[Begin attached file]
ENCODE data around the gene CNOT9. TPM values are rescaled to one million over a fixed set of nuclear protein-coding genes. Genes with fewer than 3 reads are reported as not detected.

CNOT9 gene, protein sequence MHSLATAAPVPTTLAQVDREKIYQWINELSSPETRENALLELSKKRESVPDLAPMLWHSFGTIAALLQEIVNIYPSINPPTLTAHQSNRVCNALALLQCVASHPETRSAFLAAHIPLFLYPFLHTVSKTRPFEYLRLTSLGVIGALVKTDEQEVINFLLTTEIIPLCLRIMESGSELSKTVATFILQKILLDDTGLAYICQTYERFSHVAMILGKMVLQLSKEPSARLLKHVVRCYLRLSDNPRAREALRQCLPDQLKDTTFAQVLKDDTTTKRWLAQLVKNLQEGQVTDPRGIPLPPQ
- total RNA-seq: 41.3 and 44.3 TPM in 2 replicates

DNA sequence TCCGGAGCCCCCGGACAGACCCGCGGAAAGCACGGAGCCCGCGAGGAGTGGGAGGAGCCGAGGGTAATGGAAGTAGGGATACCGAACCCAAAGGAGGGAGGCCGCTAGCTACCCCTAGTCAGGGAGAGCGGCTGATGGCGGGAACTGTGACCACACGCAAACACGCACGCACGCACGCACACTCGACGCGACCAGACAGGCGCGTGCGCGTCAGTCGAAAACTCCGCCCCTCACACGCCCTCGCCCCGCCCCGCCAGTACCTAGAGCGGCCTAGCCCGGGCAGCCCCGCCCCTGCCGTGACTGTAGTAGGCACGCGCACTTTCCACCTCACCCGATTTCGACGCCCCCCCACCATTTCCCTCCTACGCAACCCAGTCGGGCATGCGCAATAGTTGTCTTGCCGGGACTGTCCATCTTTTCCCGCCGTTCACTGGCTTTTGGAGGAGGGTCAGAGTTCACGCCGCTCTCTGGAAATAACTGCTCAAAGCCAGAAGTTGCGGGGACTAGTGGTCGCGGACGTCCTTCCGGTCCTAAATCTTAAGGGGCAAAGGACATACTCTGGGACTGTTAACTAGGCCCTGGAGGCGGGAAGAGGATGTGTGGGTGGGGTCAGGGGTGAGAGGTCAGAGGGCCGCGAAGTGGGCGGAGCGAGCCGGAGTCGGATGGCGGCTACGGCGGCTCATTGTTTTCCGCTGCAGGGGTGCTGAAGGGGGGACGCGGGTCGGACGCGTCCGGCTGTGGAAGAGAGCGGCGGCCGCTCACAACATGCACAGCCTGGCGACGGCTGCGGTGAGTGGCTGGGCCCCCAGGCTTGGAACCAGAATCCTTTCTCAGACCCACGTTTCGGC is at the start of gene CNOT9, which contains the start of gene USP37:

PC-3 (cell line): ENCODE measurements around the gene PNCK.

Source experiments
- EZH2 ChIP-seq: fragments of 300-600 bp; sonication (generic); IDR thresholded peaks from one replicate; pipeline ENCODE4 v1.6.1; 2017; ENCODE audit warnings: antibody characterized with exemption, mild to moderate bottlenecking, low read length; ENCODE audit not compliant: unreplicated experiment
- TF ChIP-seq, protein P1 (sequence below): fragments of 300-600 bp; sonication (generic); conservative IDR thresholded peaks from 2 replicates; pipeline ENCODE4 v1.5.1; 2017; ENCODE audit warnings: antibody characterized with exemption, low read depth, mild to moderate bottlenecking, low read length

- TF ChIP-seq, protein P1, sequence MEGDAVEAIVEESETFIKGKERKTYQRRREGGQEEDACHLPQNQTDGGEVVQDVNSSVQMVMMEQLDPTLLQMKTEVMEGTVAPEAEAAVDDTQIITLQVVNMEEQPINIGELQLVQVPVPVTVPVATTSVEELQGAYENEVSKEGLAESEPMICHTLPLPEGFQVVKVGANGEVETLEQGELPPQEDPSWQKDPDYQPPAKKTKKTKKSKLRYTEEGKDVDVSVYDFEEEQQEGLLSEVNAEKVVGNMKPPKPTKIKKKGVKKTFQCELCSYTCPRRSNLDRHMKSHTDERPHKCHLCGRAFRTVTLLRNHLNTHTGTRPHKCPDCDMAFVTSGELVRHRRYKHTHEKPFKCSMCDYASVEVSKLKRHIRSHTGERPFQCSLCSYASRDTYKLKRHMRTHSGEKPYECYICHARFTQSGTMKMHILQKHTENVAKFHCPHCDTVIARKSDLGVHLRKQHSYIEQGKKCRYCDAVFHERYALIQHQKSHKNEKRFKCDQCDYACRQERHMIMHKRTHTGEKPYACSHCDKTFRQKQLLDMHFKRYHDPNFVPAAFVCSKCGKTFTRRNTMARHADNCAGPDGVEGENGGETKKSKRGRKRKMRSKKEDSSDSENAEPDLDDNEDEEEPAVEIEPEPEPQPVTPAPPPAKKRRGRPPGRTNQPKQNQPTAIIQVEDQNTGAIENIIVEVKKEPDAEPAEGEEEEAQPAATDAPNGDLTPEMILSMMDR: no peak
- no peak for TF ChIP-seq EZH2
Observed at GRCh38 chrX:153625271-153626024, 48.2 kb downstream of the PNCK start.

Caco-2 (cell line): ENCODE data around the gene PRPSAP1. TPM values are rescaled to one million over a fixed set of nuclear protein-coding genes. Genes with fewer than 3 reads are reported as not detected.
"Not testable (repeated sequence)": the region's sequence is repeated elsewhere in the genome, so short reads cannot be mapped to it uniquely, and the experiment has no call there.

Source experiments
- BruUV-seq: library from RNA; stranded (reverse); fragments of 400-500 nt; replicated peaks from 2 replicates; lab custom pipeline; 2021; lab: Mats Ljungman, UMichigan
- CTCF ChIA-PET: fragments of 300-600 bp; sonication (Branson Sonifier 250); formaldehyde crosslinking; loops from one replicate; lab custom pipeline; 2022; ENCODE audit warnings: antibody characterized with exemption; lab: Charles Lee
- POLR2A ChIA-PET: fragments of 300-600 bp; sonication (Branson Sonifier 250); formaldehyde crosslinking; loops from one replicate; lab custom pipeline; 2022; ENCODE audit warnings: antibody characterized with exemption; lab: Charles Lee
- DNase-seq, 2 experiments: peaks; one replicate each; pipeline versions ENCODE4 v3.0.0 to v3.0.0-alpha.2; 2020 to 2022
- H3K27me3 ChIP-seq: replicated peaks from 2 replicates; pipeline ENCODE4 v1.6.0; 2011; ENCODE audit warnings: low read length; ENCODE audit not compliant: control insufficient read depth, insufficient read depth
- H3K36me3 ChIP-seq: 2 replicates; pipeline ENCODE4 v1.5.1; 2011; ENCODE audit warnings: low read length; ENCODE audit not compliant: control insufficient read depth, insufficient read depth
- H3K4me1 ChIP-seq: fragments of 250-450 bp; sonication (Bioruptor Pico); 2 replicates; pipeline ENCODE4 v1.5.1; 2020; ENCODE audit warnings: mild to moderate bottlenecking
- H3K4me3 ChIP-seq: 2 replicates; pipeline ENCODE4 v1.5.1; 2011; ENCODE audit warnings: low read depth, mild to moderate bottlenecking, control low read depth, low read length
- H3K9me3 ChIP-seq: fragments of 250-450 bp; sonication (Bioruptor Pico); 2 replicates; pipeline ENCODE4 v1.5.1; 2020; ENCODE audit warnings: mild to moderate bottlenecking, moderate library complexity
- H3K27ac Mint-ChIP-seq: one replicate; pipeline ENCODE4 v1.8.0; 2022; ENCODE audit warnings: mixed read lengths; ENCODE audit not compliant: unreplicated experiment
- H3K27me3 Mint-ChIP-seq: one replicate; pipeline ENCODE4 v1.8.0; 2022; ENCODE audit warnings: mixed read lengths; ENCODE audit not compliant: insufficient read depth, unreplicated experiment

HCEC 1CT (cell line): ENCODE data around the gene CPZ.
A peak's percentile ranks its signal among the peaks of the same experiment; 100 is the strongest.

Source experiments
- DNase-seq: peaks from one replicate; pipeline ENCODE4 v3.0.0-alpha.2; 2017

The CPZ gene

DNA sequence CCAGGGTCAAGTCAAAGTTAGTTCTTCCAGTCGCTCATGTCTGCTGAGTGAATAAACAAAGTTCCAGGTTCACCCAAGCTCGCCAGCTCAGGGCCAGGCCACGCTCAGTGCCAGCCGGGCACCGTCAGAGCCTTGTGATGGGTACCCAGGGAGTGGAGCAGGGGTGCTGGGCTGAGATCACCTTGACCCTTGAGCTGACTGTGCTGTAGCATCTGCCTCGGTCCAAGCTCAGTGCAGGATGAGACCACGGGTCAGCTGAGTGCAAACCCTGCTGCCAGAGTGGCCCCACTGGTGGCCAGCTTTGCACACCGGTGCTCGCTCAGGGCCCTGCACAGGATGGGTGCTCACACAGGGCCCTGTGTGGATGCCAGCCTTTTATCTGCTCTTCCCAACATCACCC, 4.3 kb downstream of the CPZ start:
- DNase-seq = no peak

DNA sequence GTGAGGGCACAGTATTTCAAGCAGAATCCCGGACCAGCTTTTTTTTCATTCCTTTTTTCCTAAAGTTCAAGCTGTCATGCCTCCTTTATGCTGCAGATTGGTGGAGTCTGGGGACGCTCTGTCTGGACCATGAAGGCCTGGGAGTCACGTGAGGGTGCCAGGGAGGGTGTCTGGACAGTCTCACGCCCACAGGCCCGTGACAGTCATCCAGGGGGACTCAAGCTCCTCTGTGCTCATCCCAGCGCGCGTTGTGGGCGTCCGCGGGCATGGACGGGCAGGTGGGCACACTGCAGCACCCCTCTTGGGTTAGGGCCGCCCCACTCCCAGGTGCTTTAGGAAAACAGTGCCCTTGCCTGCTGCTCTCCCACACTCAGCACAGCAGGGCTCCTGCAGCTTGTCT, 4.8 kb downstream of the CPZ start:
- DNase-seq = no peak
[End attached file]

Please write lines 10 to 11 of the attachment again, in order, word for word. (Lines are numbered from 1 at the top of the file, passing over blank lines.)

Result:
- no peak for TF ChIP-seq EZH2
Observed at GRCh38 chrX:153625271-153626024, 48.2 kb downstream of the PNCK start.